DURING MORE THAN 50 years of civil-rights advances for which he could claim a lion's share of credit, A. Philip Randolph was a dominant figure. Mr. Randolph, who died Wednesday at the age of 90, fought for and won the respect of black and white Americans with a blend of militance and dignity, topped with a marvelous flair for the dramatic. His tactic, while always nonviolent, included effective doses of threat and bluff-necessary weapons in what he referred to as the "revolution the Civil War left unfinished."
From his days as a daring editor of a radical magazine to his inspiration of 1963-the march on Washington-Mr. Randolph sought for American blacks not hostile withdrawal, but complete participation in this country's educational and economic opportunities. He insisted that civil rights and full employment were inseparable-that black and white workers would have to fight together for economic rights. To achieve this strength, Mr. Randolph organized the Brotherhood of Sleeping Car Porters in 1925 and went on to do battle with leaders of the old AFL and later the AFL-CIO over racially discriminatory policies in the house of labor.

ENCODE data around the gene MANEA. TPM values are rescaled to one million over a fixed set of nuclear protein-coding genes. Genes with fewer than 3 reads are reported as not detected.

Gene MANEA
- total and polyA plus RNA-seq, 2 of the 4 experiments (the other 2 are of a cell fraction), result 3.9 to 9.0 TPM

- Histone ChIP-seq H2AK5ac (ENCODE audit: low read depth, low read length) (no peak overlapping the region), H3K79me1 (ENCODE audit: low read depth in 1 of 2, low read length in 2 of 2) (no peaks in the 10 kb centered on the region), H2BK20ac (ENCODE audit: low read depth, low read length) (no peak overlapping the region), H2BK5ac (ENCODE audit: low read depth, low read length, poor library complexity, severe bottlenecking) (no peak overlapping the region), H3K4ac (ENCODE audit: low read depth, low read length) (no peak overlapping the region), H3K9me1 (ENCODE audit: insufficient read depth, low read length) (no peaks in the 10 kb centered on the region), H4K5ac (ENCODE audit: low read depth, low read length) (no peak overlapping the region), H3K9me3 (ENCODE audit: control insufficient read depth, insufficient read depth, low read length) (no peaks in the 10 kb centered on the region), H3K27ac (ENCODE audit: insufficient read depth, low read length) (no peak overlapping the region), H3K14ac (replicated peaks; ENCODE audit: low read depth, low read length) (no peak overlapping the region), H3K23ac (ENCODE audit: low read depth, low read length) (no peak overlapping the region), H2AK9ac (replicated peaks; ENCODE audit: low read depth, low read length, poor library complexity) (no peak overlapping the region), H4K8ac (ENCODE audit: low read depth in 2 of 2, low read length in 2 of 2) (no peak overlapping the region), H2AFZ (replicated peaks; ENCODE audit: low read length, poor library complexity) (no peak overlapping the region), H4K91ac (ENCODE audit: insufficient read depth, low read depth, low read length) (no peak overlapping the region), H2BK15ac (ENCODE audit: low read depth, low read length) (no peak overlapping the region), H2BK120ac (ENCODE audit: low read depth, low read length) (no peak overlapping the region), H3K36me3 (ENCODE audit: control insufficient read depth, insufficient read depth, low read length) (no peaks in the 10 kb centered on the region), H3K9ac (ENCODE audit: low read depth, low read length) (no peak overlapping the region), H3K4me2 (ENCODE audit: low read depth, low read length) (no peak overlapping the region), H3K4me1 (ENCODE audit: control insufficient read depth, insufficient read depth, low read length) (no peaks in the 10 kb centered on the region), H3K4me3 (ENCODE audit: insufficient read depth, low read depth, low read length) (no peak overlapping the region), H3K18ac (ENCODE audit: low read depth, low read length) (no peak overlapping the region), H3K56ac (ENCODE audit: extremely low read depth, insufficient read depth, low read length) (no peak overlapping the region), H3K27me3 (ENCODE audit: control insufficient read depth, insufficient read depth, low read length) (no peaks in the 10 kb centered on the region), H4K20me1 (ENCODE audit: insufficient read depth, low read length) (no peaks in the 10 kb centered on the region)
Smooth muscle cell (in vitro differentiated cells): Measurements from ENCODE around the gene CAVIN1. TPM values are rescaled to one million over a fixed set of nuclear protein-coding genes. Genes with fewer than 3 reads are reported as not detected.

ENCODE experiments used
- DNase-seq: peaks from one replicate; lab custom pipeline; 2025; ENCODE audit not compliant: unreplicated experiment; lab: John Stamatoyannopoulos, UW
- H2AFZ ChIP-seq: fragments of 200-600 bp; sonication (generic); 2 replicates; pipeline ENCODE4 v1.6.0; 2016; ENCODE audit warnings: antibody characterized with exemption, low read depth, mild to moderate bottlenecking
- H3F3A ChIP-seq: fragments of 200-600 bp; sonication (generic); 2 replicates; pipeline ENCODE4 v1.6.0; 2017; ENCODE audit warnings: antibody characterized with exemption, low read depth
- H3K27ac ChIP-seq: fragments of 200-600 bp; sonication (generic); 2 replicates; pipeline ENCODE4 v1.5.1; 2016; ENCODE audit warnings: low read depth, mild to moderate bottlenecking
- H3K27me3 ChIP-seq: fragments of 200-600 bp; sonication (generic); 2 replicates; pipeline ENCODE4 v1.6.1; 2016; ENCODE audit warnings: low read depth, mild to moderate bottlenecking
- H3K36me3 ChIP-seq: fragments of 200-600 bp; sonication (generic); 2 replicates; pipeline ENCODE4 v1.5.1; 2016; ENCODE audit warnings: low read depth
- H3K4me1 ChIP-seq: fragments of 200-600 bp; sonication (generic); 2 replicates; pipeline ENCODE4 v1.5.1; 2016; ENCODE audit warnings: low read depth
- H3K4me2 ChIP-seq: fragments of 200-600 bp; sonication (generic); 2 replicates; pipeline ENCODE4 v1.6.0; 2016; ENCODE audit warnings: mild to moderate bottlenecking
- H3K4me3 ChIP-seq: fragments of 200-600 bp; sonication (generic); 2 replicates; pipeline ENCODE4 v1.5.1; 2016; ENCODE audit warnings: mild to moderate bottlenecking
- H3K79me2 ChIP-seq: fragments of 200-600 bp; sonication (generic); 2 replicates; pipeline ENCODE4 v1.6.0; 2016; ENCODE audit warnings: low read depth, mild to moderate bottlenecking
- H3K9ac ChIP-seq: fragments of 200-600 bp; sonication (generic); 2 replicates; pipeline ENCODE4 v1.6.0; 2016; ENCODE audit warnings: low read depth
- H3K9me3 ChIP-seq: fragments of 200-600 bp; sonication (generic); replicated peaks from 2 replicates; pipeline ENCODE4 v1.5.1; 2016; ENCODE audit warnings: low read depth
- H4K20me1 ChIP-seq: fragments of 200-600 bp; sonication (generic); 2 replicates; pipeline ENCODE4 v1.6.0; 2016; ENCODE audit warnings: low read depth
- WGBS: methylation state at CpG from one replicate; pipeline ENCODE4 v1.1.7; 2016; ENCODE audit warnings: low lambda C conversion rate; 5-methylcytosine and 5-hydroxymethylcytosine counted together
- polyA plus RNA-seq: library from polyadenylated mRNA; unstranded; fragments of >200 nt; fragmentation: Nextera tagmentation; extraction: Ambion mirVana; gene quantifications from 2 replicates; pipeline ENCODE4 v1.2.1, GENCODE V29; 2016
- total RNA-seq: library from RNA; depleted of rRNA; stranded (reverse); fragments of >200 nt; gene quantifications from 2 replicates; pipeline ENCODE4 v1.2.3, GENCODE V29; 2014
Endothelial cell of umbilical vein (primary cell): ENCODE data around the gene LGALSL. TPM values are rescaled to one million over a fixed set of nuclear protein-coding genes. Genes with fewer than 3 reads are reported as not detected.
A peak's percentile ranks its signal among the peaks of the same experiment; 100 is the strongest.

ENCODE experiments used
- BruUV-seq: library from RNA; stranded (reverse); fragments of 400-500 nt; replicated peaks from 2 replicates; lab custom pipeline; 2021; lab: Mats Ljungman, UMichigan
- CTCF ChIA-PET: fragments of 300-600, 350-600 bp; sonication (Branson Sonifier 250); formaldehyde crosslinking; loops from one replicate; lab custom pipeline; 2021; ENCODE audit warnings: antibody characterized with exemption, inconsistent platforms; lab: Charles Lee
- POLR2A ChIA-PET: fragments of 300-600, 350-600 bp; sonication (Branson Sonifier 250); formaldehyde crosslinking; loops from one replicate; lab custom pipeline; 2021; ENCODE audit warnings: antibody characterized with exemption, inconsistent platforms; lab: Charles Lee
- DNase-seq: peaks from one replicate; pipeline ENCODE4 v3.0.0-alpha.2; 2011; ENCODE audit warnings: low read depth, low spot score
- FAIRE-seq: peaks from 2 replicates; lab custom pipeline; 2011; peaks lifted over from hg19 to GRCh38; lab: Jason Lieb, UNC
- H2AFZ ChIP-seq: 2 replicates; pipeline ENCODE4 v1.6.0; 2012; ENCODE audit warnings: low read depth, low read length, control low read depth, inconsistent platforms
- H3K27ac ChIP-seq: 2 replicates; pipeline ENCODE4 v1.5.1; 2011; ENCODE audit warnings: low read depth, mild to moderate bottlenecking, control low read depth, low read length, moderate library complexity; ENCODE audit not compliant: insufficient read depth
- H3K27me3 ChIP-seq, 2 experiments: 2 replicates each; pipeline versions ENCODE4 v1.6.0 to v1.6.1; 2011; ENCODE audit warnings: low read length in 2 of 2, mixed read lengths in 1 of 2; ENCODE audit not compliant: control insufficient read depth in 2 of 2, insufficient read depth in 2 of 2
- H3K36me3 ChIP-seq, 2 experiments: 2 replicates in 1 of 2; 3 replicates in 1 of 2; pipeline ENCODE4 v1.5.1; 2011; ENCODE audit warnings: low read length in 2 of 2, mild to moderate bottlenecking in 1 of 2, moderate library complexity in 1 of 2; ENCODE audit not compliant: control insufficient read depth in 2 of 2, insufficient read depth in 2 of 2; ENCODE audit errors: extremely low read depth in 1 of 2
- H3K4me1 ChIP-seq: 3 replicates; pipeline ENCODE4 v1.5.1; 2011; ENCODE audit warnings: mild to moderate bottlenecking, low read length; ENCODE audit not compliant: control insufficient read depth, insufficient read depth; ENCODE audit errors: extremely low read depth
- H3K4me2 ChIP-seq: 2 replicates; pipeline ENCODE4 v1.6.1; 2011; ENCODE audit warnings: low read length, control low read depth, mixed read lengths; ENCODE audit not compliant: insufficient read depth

His talent for constructively irritating and shaking authority extended well beyond the labor movement-right into the White House. In 1941, Mr. Randolph warned President Roosevelt that tens of thousands of black people would march on the segregated capital if discrimination in wartime industries did not end. The upshot was establishment of the Fair Employment Practices Commission. Seven years later, he warned President Truman that unless the armed services ended their Jim Crow rules, blacks would refuse to serve. That worked, too. Then the 1963 march was to be a strong factor in the passage of the Civil Rights Act of 1964, prohibiting discrimination in accommodation, employment and unions.
Philip Randolph was a steady man and a man of great vision.